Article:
A study conducted by the Anderson Center for Economic Research and Hoag Center for Real Estate and Finance examines the potential impact of the Republican-sponsored House tax-overhaul bill (House bill) on the tax rates paid by California married couples filing jointly at various income levels. The study also analyzes how the House bill will affect the federal income tax rate for homeowners as compared to non-homeowners as a result of the House bill’s proposed caps on mortgage interest and property tax deductions. It is the first university-based research analysis that measures the impact of removing the deductibility of state income and sales taxes by family income level and whether a family owns or does not own a home.

Consistent with available statewide averages, it is assumed for current homeowners that the loan-to-value is 60 percent, that 18 years remain on the existing mortgage and that the mortgage interest rate being paid is 4.3 percent. For family incomes under $100,000, the House bill will result in tax rates about one-half to one percent lower than current rates. From $100,000 to $600,000, the differences in tax rates are minimal. At income levels above $600,000, however, the loss of state and local income tax deductibility and cap on the property tax deduction under the House bill affects tax filers whose itemized deductions are greater than the standard deduction. As a result, these current homeowners will pay higher tax rates under the House bill. For example, at incomes of $3 million, the current tax rate of 30.4 percent increases to 36.1 percent.

Closer scrutiny of income levels below $600,000 reveals subtle winners and losers. At income levels under $100,000, the drop in tax rate is a direct result of the proposed increase in the standardized deduction to $24,000, which exceeds both the current standardized deduction plus personal exemptions and home-related itemized deductions. For income levels between $100,000 and $250,000, the slight increase in tax rate is attributed to the loss of deductions relating to state and local tax, personal exemptions and cap on property tax. On the opposite side of the spectrum, for income levels between $250,000 and $600,000 a slight decline in the tax rate is attributed to the benefit from the proposed elimination of the Alternative Minimum Tax, which exceeds the loss of the deductions mentioned.

For families that are not current homeowners but purchase a home after the House bill goes into effect, tax rates increase at lower income levels. The major reason for this is that the proposed caps on mortgage interest and property tax deductibility affect families at incomes starting at $100,000 with mortgage loans greater than $500,000. At incomes less than $100,000, the proposed standard deduction of $24,000 exceeds home- related itemized deductions. This effectively eliminates any tax benefit to homeownership at these low-income levels.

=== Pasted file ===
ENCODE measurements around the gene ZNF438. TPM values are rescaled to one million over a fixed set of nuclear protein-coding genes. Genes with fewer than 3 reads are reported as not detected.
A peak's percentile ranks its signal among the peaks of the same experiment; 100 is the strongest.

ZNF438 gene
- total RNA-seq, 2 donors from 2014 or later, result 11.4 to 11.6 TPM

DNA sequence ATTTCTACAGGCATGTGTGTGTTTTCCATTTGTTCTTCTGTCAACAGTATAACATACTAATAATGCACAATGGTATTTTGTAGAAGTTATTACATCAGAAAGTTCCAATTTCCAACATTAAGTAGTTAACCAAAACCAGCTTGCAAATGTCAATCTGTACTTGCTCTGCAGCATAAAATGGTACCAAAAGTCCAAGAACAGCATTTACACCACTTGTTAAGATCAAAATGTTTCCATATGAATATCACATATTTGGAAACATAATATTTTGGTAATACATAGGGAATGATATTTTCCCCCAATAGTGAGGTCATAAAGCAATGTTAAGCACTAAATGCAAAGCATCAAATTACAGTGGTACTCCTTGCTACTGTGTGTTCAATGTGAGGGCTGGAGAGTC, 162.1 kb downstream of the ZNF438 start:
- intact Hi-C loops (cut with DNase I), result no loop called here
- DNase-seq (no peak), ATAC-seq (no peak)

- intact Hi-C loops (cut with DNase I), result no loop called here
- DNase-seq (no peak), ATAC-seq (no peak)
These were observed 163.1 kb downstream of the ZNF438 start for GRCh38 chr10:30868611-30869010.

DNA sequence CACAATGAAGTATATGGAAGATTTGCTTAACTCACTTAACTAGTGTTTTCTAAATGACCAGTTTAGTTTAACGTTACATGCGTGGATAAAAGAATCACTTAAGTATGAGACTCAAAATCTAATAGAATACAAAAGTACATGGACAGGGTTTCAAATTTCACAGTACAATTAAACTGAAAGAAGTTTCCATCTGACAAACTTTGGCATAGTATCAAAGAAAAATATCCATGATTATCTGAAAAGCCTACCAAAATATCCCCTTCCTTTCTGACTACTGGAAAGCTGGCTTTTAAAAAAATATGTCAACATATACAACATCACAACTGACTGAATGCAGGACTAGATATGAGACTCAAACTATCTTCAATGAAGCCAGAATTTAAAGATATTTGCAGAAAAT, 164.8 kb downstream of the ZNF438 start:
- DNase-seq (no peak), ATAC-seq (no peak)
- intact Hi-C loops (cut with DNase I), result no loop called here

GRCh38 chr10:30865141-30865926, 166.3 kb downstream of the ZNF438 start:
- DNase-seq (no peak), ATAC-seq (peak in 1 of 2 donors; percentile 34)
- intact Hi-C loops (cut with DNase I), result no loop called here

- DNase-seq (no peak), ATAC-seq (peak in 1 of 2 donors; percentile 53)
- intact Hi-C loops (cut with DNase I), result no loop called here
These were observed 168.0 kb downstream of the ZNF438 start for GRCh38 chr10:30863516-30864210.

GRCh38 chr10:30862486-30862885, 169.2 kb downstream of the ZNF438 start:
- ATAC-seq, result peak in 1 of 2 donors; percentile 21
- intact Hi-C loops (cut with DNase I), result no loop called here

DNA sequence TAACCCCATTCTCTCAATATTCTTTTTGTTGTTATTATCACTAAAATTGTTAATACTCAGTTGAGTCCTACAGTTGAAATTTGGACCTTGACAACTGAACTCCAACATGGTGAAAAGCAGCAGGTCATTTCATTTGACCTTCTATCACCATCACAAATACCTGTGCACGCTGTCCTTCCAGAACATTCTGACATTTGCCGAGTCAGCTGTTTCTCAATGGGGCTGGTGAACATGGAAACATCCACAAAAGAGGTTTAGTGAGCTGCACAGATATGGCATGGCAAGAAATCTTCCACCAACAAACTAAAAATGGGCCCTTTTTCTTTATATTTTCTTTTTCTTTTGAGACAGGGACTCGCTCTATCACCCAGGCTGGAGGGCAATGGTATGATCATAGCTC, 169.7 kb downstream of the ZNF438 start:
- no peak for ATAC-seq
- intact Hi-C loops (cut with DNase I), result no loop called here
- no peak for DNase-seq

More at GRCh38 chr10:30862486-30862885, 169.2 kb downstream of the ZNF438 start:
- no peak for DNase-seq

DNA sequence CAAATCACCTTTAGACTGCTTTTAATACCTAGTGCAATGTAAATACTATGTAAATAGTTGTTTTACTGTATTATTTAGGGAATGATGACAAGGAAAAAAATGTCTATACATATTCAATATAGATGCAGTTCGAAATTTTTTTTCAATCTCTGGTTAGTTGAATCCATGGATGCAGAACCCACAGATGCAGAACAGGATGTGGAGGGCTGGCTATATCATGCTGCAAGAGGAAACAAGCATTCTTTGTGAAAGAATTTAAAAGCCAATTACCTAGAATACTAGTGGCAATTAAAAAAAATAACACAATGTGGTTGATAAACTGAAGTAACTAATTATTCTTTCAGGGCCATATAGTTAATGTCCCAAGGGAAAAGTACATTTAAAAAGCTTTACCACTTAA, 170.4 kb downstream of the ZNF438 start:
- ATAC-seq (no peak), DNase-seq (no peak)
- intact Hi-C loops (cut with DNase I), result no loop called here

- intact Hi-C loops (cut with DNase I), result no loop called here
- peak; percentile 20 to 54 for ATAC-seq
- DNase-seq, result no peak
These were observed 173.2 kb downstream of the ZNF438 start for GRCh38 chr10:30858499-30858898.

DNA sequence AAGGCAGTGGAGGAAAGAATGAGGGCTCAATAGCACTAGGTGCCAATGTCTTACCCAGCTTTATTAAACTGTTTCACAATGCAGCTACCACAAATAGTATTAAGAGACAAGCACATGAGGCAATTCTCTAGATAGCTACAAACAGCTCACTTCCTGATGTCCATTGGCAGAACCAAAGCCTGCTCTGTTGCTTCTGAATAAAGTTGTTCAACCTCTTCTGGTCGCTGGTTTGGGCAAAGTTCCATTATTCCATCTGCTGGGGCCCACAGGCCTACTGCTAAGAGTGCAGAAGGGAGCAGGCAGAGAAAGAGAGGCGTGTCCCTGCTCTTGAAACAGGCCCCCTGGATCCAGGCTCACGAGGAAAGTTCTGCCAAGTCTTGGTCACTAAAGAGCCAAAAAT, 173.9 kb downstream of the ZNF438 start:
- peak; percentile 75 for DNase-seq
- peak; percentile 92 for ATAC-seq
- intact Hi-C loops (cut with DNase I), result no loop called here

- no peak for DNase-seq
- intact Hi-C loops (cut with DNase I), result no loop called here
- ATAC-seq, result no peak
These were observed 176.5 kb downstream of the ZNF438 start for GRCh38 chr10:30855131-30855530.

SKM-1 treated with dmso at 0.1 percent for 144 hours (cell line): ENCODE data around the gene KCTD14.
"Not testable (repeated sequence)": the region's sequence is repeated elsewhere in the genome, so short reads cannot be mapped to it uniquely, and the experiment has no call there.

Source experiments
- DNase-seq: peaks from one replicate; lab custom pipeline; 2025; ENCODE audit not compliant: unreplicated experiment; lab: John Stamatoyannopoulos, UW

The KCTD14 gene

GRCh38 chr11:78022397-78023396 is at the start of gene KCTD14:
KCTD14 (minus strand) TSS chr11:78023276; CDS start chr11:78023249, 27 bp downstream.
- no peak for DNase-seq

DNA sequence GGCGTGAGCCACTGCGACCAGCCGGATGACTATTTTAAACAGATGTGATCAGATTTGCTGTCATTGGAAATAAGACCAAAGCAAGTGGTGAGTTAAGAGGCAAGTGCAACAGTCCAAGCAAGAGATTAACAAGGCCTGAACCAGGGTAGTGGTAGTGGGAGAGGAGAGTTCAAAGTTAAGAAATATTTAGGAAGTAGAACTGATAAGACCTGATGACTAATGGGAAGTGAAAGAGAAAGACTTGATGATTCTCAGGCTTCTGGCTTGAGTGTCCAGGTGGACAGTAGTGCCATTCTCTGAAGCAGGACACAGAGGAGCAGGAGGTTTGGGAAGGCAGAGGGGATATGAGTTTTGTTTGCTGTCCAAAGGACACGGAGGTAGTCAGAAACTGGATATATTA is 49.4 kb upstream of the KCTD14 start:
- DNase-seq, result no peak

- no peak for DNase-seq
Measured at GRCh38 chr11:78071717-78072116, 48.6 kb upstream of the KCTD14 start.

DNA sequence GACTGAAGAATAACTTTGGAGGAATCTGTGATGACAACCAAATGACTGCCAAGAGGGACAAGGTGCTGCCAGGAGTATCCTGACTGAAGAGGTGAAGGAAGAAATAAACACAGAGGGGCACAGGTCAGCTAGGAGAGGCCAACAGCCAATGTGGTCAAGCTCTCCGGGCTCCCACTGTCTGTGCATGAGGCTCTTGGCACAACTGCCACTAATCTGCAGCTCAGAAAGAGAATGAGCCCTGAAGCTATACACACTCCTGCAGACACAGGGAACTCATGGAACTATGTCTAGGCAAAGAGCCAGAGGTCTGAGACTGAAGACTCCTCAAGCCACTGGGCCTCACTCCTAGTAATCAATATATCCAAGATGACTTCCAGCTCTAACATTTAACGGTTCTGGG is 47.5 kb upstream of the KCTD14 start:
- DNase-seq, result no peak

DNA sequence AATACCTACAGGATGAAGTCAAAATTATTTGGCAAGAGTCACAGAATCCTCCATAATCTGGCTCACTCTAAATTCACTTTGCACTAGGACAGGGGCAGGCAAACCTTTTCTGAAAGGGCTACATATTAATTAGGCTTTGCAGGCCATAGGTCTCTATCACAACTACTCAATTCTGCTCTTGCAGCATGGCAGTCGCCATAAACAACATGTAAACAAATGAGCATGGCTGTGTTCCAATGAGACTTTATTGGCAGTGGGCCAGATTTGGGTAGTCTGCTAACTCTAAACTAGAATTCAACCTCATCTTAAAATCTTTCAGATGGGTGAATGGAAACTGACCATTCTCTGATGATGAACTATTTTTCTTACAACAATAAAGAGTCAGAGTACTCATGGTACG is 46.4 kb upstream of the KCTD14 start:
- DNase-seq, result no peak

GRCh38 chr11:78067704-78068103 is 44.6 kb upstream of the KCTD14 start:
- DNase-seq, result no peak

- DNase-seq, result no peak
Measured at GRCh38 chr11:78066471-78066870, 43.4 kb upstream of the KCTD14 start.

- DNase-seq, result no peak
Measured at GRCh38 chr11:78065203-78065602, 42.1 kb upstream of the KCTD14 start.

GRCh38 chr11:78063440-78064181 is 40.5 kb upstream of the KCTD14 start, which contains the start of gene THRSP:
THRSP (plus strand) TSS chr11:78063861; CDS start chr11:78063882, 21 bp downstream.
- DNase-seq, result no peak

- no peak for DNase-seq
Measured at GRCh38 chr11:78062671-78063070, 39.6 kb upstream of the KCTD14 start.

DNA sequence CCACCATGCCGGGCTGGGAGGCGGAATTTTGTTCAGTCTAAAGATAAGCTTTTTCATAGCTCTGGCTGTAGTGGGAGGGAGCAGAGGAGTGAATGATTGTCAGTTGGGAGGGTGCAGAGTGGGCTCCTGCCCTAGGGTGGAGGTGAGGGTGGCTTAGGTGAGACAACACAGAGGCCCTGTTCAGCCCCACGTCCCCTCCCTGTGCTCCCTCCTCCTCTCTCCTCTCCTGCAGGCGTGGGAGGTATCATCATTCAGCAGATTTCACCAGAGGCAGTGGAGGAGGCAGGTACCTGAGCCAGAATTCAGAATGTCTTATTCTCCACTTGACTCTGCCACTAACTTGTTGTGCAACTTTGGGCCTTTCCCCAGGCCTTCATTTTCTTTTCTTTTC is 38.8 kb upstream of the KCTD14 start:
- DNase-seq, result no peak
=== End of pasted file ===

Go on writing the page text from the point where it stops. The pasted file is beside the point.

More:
For those who are not homeowners, the tax rate under the House bill is about 2 percent lower than current rates for incomes below $600,000. For incomes between $600,000 and $1 million, there is little difference in rates under the current tax code or House bill. This is due to an equal tradeoff between the loss of state and local tax deductions and the gain from the proposed change in tax brackets that triggers the highest tax rate, 40 percent, at income of $1,000,001 as opposed to the current tax code’s trigger of $470,701.

Above $1,000,000, however, the House bill results in higher tax rates.

The overall findings of the Anderson Center and Hoag Center show that the tax advantages of owning a home are sharply reduced but not wholly eliminated under the House bill. This is particularly the case for families with income levels above $100,000, who count on mortgage interest and property tax deductions to maximize their itemized deductions to achieve the lowest possible effective tax rate.

The tax benefits of owning a home largely disappear for new homebuyers under the House bill. This is the direct result of increasing the standardized deduction and the new much lower caps on mortgage interest and property tax. At income levels of $100,000 and under, the tax benefit of homeownership is effectively eliminated due to the proposed increase in the standardized deduction to $24,000. The total home-related itemized deductions are less than the proposed standardized deduction, and this results in homeowners and non-homeowners paying effectively the same tax rate. For income levels over $100,000, there is a small and caped tax benefit to homeownership. The proposed lower caps on mortgage interest and property tax result in a home-related itemized deductions cap of approximately $31,000 (assuming a mortgage rate of 4.3 percent), which is reached at income levels of $150,000 and higher. In other words, the most that a family can reduce its taxable income beyond the standardized deduction because of homeownership is $7,000 ($31,000 – $24,000). The resulting tax savings are modest at all income levels and decline as gross income rises. For example, at an income level of $1,000,000 and the 40 percent tax bracket, the tax savings is $2,800 ($7,000 x 40 percent), representing 0.28 percent of gross income. At an income level of $150,000 and the 25 percent tax bracket, the tax savings is $1,750 ($7,000 x 25 percent), representing 1.2 percent of gross income. Current owners, however, incur a higher level of savings because the House bill preserves the higher cap on mortgage interest deduction for current homeowners.


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